As regular as the arrival of fall, there is a persistent myth that drifts around the post-press aisles of Graph Expo. This year was no exception. Its source is any of a number of well-meaning fellow exhibitors. Typically an attendee will approach with creased sheets in hand, breaking the bad news to us: “So-and-so says knife creasing is the only way to crease a sheet. Rotary creasing does not work.”
I’m certain the entire rotary converting industry would be surprised to hear that their rotary creasing methods don’t work! Every day rotary die cutters are producing a countless variety of packages, on all types of paper and other printed material, which are cut, creased and folded at extremely high speeds, often in-line with web offset or flexo presses. Supermarket shelves are full of examples which are perfectly creased using rotary creasing methods.
The fact is this: there are two types of creasing methods—knife (also called platen) and rotary. In knife creasing, the flat sheet is positioned between the knife (creasing rule) and a platen (flat plate) [photo at left] so that the sheet is compressed into channel. In rotary creasing, the sheet passes between two cylinders (one with a creasing rule, the other with the female channel.) In some machines the sheet remains flat; in others it wraps around a cylinder.
The important, relevant fact is that both methods work. If you’ve been around the printing industry a while, you’re probably aware of both methods. That’s why this particular myth is passed along to unsuspecting customers who are relatively new to the industry or to managers without post-press experience, typically folks researching the purchase of digital printing and digital print finishing equipment.
Myths and mis-information do not help customers make informed decisions and it makes the vendor look bad when the truth comes to light. Our collective goal as solution providers, no matter what we’re offering, should always be that of helping the customer.
The reasons why this myth circulates don’t really matter, especially when you focus on what defines a creased sheet. Creasing refers to the internal de-lamination of a sheet by compression along the line where folding needs to occur. (photo at right, from Sappi Paper report) This effectively creates a “paperboard hinge” according to Kevin Carey of DieInfo.com and a packaging industry expert on creasing. When the sheet is bent (folded) at the crease, all the outward force that normally would split or crack the sheet is directed inwards towards the weak, delaminated line. As the fold continues, the sheet further de-laminates internally and a rounded bead is formed on the inside of the fold, absorbing all the force internally, while the outside of the folded piece remains smooth and unbroken.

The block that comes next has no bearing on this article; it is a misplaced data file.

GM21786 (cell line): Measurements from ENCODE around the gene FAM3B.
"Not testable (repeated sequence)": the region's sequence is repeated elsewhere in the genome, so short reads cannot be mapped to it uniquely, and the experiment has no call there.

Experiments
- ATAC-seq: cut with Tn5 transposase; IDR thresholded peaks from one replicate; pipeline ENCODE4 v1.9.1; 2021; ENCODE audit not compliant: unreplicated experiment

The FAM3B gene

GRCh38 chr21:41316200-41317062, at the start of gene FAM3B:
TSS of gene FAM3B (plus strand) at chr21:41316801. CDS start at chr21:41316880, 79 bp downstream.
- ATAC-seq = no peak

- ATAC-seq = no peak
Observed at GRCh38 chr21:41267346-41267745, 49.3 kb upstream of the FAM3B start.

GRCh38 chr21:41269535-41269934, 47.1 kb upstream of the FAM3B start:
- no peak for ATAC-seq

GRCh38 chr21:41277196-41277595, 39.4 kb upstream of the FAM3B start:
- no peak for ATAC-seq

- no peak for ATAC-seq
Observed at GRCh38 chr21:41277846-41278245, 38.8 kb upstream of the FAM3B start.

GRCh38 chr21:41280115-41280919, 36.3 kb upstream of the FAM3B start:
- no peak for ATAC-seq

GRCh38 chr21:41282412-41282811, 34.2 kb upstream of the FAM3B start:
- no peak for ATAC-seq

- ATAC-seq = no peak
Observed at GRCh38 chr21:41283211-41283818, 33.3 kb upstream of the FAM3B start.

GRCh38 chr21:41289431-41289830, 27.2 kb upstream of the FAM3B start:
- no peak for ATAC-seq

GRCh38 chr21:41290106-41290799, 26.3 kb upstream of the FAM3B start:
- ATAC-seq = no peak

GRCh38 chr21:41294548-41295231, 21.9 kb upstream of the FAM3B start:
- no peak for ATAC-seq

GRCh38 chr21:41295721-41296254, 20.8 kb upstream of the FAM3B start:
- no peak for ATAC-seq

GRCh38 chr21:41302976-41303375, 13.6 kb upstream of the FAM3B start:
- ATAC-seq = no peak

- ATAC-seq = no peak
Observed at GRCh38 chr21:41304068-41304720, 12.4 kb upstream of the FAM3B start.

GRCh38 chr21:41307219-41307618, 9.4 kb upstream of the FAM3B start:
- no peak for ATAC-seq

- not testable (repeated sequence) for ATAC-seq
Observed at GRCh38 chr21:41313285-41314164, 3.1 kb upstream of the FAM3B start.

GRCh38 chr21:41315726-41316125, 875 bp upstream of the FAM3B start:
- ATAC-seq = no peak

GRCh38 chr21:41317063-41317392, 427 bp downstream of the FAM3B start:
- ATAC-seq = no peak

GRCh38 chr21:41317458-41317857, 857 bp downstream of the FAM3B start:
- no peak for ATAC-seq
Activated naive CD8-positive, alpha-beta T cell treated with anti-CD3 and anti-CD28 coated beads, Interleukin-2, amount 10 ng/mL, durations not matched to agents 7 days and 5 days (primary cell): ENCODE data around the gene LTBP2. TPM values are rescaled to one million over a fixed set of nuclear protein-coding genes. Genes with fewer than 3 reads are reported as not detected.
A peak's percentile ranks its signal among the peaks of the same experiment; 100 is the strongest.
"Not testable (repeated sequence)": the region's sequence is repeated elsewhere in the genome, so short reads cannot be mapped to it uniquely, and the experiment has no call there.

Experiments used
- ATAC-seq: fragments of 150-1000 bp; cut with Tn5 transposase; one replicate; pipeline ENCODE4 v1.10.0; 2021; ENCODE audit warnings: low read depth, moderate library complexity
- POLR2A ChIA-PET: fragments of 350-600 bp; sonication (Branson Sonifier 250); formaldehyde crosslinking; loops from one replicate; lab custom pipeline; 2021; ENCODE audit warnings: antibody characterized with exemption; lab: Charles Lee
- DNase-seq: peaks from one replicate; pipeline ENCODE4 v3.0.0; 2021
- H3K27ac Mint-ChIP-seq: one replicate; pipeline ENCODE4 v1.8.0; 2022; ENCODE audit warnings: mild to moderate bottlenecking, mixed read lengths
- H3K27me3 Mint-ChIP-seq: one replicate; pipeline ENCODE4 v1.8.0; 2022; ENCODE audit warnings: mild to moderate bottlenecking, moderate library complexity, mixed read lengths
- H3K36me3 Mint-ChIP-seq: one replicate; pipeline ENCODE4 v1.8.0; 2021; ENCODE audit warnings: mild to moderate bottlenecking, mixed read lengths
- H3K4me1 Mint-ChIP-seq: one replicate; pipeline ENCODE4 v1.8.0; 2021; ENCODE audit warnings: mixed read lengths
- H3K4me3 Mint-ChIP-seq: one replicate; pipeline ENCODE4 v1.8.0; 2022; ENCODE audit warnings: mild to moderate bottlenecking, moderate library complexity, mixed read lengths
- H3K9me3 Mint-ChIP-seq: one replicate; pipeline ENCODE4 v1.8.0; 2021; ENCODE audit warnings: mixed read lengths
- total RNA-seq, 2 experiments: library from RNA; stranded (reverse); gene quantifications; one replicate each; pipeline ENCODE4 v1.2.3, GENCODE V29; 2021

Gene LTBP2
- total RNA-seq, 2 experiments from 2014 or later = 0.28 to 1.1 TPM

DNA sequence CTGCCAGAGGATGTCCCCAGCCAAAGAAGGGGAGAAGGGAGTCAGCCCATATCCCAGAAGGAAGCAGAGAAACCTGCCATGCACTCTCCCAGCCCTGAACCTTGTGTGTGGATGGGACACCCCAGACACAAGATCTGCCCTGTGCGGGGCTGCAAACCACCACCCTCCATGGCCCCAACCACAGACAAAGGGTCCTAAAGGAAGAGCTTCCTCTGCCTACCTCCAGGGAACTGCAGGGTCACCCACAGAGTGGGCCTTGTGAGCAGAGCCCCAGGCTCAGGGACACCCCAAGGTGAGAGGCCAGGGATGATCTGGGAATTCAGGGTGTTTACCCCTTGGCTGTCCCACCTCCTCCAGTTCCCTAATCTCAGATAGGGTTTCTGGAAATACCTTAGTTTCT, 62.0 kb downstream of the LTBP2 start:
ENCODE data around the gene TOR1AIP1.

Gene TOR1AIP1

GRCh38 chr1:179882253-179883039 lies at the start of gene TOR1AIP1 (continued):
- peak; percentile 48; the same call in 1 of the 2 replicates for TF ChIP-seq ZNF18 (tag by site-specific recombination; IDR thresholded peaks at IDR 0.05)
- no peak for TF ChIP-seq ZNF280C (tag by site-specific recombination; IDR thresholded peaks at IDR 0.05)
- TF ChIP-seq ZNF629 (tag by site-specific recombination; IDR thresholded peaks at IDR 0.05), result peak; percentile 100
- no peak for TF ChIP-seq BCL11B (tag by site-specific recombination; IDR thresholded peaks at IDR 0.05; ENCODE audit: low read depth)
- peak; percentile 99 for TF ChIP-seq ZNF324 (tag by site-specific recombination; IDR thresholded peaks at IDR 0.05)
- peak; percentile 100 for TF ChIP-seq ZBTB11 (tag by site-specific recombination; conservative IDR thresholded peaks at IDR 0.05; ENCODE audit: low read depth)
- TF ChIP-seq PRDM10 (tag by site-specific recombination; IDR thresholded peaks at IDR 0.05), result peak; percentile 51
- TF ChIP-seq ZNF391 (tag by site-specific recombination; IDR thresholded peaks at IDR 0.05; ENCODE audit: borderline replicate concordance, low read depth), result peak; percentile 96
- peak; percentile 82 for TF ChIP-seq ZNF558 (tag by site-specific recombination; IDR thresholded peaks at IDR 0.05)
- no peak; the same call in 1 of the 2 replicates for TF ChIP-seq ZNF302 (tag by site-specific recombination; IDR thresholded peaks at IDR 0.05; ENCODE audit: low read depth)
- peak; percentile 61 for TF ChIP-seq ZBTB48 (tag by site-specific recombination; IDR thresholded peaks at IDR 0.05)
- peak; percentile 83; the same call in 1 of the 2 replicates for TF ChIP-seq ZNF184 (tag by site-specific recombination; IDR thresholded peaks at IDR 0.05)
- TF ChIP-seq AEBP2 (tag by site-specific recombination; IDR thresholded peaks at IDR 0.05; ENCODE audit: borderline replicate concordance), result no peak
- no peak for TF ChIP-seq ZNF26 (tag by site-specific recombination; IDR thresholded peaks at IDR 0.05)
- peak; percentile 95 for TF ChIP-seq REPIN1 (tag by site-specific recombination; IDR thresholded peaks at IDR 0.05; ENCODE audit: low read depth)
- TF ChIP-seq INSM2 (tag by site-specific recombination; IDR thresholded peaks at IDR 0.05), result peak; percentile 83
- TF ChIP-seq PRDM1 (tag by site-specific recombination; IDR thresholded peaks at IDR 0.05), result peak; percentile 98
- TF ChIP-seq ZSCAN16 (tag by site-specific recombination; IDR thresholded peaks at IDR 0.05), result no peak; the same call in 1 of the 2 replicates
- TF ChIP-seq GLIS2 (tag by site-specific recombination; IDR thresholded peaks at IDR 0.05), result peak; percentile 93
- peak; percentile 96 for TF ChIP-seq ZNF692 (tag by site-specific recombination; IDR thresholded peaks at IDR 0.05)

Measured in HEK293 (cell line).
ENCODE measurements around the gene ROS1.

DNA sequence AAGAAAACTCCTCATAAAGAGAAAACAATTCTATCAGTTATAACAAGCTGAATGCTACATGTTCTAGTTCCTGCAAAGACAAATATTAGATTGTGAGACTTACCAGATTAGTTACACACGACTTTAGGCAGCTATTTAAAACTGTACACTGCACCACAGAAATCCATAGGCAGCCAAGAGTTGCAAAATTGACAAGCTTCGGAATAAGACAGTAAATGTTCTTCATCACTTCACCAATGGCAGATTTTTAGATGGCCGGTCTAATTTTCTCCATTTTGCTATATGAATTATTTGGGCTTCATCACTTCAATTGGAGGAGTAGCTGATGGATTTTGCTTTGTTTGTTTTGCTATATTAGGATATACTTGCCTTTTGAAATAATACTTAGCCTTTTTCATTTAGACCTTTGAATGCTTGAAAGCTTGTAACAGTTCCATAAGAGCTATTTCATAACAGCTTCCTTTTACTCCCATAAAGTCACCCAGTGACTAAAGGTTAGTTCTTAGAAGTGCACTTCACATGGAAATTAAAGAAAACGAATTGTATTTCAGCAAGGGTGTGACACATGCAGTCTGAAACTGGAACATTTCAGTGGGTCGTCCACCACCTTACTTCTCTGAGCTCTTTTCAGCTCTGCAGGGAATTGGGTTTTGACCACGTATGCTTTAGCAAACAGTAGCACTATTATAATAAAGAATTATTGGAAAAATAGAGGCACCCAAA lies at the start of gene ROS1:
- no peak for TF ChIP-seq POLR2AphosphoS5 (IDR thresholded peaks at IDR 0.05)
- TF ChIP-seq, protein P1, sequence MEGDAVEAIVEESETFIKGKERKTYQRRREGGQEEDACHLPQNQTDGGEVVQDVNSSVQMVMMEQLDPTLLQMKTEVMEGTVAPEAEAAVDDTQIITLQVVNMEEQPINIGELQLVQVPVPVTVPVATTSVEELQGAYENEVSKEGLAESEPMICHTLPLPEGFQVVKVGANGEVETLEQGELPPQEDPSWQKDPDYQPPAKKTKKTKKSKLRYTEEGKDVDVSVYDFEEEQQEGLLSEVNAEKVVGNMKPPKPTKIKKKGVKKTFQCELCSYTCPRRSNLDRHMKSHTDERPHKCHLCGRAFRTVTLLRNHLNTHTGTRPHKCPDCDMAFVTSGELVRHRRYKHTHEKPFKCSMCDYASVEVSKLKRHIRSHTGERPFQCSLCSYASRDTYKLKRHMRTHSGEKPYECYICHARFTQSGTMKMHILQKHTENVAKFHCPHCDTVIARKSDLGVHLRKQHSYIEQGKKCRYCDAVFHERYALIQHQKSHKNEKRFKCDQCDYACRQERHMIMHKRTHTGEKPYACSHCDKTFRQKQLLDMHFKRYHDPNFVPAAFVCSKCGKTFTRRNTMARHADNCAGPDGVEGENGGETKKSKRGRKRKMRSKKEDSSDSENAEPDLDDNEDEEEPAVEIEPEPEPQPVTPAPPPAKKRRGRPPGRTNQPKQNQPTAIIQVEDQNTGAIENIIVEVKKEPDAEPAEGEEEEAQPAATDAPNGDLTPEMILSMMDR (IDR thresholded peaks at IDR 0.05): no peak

So, if you make all these things occur in a sheet, if it delaminates internally, if it has a smooth rounded bead on the inside, and if the outside of the fold is smooth and unbroken, then you have a creased sheet. Results that meet the criteria are what matter. End of story. The manner in which it was creased makes absolutely no difference.
According to an independent Sappi Paper Knowledge Bank report on folding and creasing, “using the recently developed ‘channel score’ creasing device [the Tri-Creaser] we achieved an optimal result in the creasing and folding test, even with high basis weights such as a 350 g/m Hanno Art. The quality of this creasing is comparable with that produced in letterpress printing and retrofitting to the folding machine incurs relatively low costs.”
So every year at Graph Expo, in our own Mythbusters® fashion, we duly take the sheets presented to us and we do what the myth purveyors say is impossible…we crease them in rotary fashion. Thus begins an intelligent conversation with the customer regarding the pros and cons of each method and an analysis of what will be best for their particular print finishing operation.
Lazy salespeople who spread myths in order help their sales effort would be much better served by sharing facts and by using accurate thinking to analyze the bindery customers’ real needs. If for example, they said that some of the old-style folding machines scoring tools don’t do the job, they would be back in the realm of truth. [For a related discussion of the difference between ‘creasing’ and ‘scoring,’ Click Here to read a previous Bindery Success blog article.]
Every print finishing technology is not meant for every shop, so in a future article we’ll look at the pros and cons of rotary and platen creasing methods. And next year, as the myth roams Graph Expo like a vagabond with no place to settle, we’ll hand out copies of these articles and we’ll crease a never-ending stream of digitally printed sheets.
Your thoughts and comments are welcome, as always!